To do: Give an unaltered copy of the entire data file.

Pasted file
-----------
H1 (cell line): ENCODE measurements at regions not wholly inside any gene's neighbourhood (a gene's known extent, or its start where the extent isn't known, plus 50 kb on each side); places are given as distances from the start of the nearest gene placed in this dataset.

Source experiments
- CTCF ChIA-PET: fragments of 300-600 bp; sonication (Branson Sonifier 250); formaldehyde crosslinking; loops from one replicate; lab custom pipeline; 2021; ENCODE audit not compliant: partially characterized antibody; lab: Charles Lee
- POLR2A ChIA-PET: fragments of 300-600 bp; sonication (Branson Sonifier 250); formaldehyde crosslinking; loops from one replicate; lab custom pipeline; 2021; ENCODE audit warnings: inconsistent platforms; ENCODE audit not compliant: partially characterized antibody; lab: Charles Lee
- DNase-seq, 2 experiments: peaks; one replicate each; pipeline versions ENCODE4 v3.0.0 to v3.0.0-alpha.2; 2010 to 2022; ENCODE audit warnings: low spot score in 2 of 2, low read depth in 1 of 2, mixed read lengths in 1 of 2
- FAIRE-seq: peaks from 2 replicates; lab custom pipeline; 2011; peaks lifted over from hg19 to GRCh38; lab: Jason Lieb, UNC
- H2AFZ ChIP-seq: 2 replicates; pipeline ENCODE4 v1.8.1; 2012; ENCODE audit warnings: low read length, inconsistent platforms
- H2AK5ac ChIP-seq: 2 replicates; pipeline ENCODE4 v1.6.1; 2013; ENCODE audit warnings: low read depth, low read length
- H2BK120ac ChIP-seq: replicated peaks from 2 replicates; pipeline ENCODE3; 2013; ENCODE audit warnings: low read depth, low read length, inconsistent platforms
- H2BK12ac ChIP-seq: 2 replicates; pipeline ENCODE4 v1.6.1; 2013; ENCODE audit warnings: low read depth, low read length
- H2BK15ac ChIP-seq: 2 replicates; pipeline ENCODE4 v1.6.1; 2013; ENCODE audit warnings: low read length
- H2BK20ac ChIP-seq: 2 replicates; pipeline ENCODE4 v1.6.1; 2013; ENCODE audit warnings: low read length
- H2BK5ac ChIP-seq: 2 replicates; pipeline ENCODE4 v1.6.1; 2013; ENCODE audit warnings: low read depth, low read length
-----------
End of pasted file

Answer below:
H1 (cell line): ENCODE measurements at regions not wholly inside any gene's neighbourhood (a gene's known extent, or its start where the extent isn't known, plus 50 kb on each side); places are given as distances from the start of the nearest gene placed in this dataset.

Source experiments
- CTCF ChIA-PET: fragments of 300-600 bp; sonication (Branson Sonifier 250); formaldehyde crosslinking; loops from one replicate; lab custom pipeline; 2021; ENCODE audit not compliant: partially characterized antibody; lab: Charles Lee
- POLR2A ChIA-PET: fragments of 300-600 bp; sonication (Branson Sonifier 250); formaldehyde crosslinking; loops from one replicate; lab custom pipeline; 2021; ENCODE audit warnings: inconsistent platforms; ENCODE audit not compliant: partially characterized antibody; lab: Charles Lee
- DNase-seq, 2 experiments: peaks; one replicate each; pipeline versions ENCODE4 v3.0.0 to v3.0.0-alpha.2; 2010 to 2022; ENCODE audit warnings: low spot score in 2 of 2, low read depth in 1 of 2, mixed read lengths in 1 of 2
- FAIRE-seq: peaks from 2 replicates; lab custom pipeline; 2011; peaks lifted over from hg19 to GRCh38; lab: Jason Lieb, UNC
- H2AFZ ChIP-seq: 2 replicates; pipeline ENCODE4 v1.8.1; 2012; ENCODE audit warnings: low read length, inconsistent platforms
- H2AK5ac ChIP-seq: 2 replicates; pipeline ENCODE4 v1.6.1; 2013; ENCODE audit warnings: low read depth, low read length
- H2BK120ac ChIP-seq: replicated peaks from 2 replicates; pipeline ENCODE3; 2013; ENCODE audit warnings: low read depth, low read length, inconsistent platforms
- H2BK12ac ChIP-seq: 2 replicates; pipeline ENCODE4 v1.6.1; 2013; ENCODE audit warnings: low read depth, low read length
- H2BK15ac ChIP-seq: 2 replicates; pipeline ENCODE4 v1.6.1; 2013; ENCODE audit warnings: low read length
- H2BK20ac ChIP-seq: 2 replicates; pipeline ENCODE4 v1.6.1; 2013; ENCODE audit warnings: low read length
- H2BK5ac ChIP-seq: 2 replicates; pipeline ENCODE4 v1.6.1; 2013; ENCODE audit warnings: low read depth, low read length